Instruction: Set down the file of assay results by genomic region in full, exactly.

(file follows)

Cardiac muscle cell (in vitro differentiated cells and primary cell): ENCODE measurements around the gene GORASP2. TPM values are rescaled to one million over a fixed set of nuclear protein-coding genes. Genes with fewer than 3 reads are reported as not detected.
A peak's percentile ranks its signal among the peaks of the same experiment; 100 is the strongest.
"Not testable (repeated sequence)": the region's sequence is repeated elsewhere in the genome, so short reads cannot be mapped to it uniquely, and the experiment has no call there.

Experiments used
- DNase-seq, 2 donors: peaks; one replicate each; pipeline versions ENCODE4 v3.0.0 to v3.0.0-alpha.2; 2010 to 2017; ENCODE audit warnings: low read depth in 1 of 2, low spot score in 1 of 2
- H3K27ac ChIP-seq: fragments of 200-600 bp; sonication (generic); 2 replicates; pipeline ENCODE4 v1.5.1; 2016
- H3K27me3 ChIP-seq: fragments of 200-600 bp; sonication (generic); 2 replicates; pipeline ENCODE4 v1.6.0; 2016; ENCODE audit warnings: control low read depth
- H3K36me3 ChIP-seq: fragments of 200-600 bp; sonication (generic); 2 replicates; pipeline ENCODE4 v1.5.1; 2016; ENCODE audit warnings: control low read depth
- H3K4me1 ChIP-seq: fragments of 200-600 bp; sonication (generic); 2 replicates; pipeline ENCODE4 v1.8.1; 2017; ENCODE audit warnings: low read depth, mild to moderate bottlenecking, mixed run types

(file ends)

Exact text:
Cardiac muscle cell (in vitro differentiated cells and primary cell): ENCODE measurements around the gene GORASP2. TPM values are rescaled to one million over a fixed set of nuclear protein-coding genes. Genes with fewer than 3 reads are reported as not detected.
A peak's percentile ranks its signal among the peaks of the same experiment; 100 is the strongest.
"Not testable (repeated sequence)": the region's sequence is repeated elsewhere in the genome, so short reads cannot be mapped to it uniquely, and the experiment has no call there.

Experiments used
- DNase-seq, 2 donors: peaks; one replicate each; pipeline versions ENCODE4 v3.0.0 to v3.0.0-alpha.2; 2010 to 2017; ENCODE audit warnings: low read depth in 1 of 2, low spot score in 1 of 2
- H3K27ac ChIP-seq: fragments of 200-600 bp; sonication (generic); 2 replicates; pipeline ENCODE4 v1.5.1; 2016
- H3K27me3 ChIP-seq: fragments of 200-600 bp; sonication (generic); 2 replicates; pipeline ENCODE4 v1.6.0; 2016; ENCODE audit warnings: control low read depth
- H3K36me3 ChIP-seq: fragments of 200-600 bp; sonication (generic); 2 replicates; pipeline ENCODE4 v1.5.1; 2016; ENCODE audit warnings: control low read depth
- H3K4me1 ChIP-seq: fragments of 200-600 bp; sonication (generic); 2 replicates; pipeline ENCODE4 v1.8.1; 2017; ENCODE audit warnings: low read depth, mild to moderate bottlenecking, mixed run types